Messages of love, support and encouragement from family members of youth in a Close to Home placement. Photo Credit: Leake and Watts Services, Inc.
In just five years, New York’s landmark Close to Home juvenile justice reform initiative has radically transformed the experience of New York City’s youth — reforms that have led to significant benefits for young people, families and communities, according to a new report from the Center for Children’s Law and Policy. The report, which was funded by the Annie E. Casey Foundation, provides guidance for the growing number of states looking to replace youth prisons with more effective investments in community-based services and supports.
Implementation of New York’s Close to Home Initiative: A New Model for Youth Justice describes how the initiative achieved its two fundamental objectives: removing New York City youth from large, dangerous, expensive and ineffective facilities far from their homes; and bringing the great majority of New York City youth home to the city or the immediate area. The ultimate goal: increasing opportunities for parents, caregivers and other relatives to stay connected to their children and play a vital short- and long-term role in their treatment and rehabilitation.
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Before the passage of Close to Home in 2012, many young people from New York City ended up in the state’s youth prisons, which were often hundreds of miles away from their families and community supports. The state’s youth prisons also had documented histories of dangerous and abusive practices, cost over $200,000 per youth per year to operate and left youth with recidivism rates of more than 80% after their release.
In accordance with Close to Home, the New York City Administration for Children’s Services (ACS) began creating a comprehensive service continuum within the city that would meet the needs of youth and families, promote community safety and connect youth to community supports that would help them avoid future contact with the justice system.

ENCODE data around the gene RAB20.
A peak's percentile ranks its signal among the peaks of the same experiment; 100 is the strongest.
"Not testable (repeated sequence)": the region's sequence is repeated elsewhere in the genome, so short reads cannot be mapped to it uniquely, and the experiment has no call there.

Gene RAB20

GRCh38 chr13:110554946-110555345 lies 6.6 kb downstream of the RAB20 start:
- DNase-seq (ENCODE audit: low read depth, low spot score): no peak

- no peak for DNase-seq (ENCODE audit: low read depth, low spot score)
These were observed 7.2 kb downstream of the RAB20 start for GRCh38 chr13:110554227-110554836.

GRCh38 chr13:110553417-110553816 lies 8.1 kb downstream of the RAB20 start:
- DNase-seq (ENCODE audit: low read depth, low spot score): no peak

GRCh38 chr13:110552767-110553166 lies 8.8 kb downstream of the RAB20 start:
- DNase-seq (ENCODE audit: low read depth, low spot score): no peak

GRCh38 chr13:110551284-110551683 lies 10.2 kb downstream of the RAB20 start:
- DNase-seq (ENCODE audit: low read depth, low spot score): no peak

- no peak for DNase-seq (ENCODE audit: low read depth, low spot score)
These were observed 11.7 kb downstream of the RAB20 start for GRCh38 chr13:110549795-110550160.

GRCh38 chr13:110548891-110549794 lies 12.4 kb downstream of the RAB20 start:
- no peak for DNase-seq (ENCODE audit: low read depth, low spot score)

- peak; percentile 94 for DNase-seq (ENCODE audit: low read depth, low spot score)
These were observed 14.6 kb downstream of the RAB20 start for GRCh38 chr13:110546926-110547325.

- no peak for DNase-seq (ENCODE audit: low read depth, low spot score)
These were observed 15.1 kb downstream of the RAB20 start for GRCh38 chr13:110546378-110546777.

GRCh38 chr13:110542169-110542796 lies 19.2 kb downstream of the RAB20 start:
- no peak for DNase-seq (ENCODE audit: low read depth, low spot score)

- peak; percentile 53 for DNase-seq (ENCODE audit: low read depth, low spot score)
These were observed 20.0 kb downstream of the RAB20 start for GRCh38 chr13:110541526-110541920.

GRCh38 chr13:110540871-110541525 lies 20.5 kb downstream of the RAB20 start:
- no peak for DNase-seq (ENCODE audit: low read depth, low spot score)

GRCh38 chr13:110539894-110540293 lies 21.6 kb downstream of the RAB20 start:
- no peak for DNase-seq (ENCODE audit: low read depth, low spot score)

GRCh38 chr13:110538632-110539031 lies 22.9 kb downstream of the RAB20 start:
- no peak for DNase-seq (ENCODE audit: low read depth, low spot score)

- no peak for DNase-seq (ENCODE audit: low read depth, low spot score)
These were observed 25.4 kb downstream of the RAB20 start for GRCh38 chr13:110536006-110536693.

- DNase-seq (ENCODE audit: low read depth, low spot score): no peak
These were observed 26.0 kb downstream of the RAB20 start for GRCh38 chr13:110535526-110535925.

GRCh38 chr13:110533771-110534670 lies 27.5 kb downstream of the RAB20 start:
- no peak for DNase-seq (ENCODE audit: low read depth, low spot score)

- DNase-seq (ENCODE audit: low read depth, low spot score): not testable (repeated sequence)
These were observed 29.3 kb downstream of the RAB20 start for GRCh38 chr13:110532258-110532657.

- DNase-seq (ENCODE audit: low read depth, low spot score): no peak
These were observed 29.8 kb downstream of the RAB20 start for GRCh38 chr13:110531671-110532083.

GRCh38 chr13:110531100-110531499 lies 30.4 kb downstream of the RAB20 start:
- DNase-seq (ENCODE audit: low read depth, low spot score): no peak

Public safety is a core principle of Close to Home. ACS released 836 young people from placement to aftercare from 2014 to 2016. During that same time period, only 64 youths had their aftercare revoked for violations of the terms of their release, such as a new arrest. Additional efforts to measure recidivism through rearrest, readjudication or involvement with the adult criminal justice system are underway, according to the report.
The rapid timetable for implementation of the initiative and the sheer scope of the task at hand created many challenges. Nevertheless, the city agency and its partners are seeing many positive results of the reforms, including:
- Significant educational progress and achievements of youth in the Close to Home program. For instance, youth earned an average of 9.3 credits and passed 91% of their classes, continuing year-over-year improvements in both areas during the 2016–17 school year.
- Engagement of youth and family members with nationally recognized and evidence-based treatment and services.
- Identification of service providers equipped to meet the needs of youth with special challenges (such as youth with problematic sexual behaviors, youth with severe emotional disturbances), as opposed to relying on a one-size-fits-all approach.
- High rates of successful reunification of youth with family members following time in placement. In 2016, 79% of youth in Close to Home placements successfully transitioned home to a parent or family member.
- Creation of additional avenues to connect youth to prosocial, skill-building and employment opportunities.
“Virtually every state has reduced its use of confinement since the turn of the century, but Close to Home aspired to change the very nature of what placement looked like, all while investing in alternatives that would drive the population down further,” says Nate Balis, director of the Casey Foundation’s Juvenile Justice Strategy Group. “By aiming higher, Close to Home has been at the forefront of what we should all hope is a new wave of youth justice transformation.”
Read the full report